Social Preferences and Tax Compliance
Last registered on April 29, 2019


Trial Information
General Information
Social Preferences and Tax Compliance
Initial registration date
April 27, 2019
Last updated
April 29, 2019 10:59 PM EDT

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Primary Investigator
Other Primary Investigator(s)
PI Affiliation
Universidad de la Republica
PI Affiliation
Universidad de la Republica
PI Affiliation
Universidad de la Republica
Additional Trial Information
On going
Start date
End date
Secondary IDs
We study the role of social preferences and social norms in shaping tax compliance.
External Link(s)
Registration Citation
Bergolo, Marcelo et al. 2019. "Social Preferences and Tax Compliance." AEA RCT Registry. April 29.
Experimental Details
We designed and conducted an experiment to understand the role of social preferences and social norms in shaping tax compliance.
Intervention Start Date
Intervention End Date
Primary Outcomes
Primary Outcomes (end points)
We plan to use the tax records to construct proxies for tax evasion.
Primary Outcomes (explanation)
We will not know which of the proxies will have meaningful variation until after we gain access to the administrative records. For example, one proxy for evasion that we are planning to use is based on employed individuals, whose wages are reported to the tax agency by the employee as well as by the employer. One proxy of tax evasion is then given by the gap between the amount reported by the employee and the amount reported by the employer. We are planning to construct other proxies too. For example, we can compare the number of dependents claimed by the subject in their tax forms to the actual number of dependents that they have as reported by third-parties. And, if we can find other sources of third-party reporting, we can construct other proxies in a similar spirit. If multiple proxies are viable, we will analyze them separately. Last, we will try to exploit the fact that self-employed individuals have more wiggle room than employed individuals when it comes to under-reporting. For example, if a particular piece of information increases the income reported by the self-employed but does not change the income reported by the salaried workers, that would suggest that the piece of information reduced tax evasion.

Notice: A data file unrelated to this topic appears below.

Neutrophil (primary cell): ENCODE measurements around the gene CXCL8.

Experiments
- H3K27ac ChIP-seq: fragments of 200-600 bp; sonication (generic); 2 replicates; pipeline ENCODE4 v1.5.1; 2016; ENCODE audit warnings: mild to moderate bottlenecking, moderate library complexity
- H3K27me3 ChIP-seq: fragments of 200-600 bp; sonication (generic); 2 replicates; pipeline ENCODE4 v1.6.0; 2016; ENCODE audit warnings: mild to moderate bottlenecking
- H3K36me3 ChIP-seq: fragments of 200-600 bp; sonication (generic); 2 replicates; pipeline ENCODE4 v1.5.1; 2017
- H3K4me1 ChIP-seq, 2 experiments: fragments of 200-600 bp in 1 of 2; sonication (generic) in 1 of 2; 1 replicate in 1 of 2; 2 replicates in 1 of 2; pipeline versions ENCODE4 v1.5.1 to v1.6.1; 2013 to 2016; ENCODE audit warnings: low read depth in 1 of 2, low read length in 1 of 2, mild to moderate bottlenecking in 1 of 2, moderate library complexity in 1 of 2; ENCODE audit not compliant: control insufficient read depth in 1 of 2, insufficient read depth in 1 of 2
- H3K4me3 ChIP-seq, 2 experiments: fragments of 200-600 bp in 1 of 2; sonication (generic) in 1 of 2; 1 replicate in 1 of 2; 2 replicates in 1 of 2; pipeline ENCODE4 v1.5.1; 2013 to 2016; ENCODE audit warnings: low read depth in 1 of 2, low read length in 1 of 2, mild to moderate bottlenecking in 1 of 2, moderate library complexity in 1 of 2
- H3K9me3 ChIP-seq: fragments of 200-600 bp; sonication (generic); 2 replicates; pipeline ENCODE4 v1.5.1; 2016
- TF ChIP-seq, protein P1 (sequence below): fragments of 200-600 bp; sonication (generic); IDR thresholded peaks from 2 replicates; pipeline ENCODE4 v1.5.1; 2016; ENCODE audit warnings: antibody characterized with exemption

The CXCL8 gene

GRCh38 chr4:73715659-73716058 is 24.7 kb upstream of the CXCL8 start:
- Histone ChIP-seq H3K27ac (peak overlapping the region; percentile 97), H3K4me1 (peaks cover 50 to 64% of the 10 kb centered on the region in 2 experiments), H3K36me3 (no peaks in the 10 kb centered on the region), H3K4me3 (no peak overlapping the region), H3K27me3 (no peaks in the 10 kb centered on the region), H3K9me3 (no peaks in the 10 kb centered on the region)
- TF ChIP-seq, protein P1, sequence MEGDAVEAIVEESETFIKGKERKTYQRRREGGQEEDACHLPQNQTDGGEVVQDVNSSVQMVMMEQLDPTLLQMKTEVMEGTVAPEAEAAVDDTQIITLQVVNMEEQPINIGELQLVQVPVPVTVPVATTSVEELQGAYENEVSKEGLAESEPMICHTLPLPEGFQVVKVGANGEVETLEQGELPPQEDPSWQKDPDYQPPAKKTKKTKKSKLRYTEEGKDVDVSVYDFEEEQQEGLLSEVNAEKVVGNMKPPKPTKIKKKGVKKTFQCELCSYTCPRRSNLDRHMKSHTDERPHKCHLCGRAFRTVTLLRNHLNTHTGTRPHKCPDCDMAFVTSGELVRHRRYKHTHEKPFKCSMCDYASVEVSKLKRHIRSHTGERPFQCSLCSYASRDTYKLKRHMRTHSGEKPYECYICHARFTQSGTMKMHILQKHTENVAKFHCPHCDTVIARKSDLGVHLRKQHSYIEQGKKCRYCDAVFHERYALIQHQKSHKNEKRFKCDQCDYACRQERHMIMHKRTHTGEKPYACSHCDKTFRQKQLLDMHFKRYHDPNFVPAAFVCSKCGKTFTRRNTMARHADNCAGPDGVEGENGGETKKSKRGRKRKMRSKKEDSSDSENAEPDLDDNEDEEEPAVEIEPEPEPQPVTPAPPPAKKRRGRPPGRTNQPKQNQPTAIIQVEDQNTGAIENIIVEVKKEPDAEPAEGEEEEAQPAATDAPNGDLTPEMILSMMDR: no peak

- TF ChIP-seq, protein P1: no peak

Secondary Outcomes
Secondary Outcomes (end points)
Secondary Outcomes (explanation)
Experimental Design
Experimental Design
There are two types of analysis: non-experimental and experimental. They are both intended to shed light on similar questions, but using complementary approaches.
Experimental Design Details
Not available
Randomization Method
Real-time randomization programmed into the Qualtrics platform.
Randomization Unit
Was the treatment clustered?
Experiment Characteristics
Sample size: planned number of clusters
The final number of respondents will depend on the response rate to the survey. We are sending survey invitations to about 80,000 individuals. Based on a small pilot, our best guess is that we will collect around 5,000 responses.
Sample size: planned number of observations
We expect a minimum of 2,000 individuals
Sample size (or number of clusters) by treatment arms
The four groups in the information-provision experiment have equal likelihood of being chosen, resulting in four treatment groups with equal number of observations.
Minimum detectable effect size for main outcomes (accounting for sample design and clustering)
IRB Name
IRB Approval Date
IRB Approval Number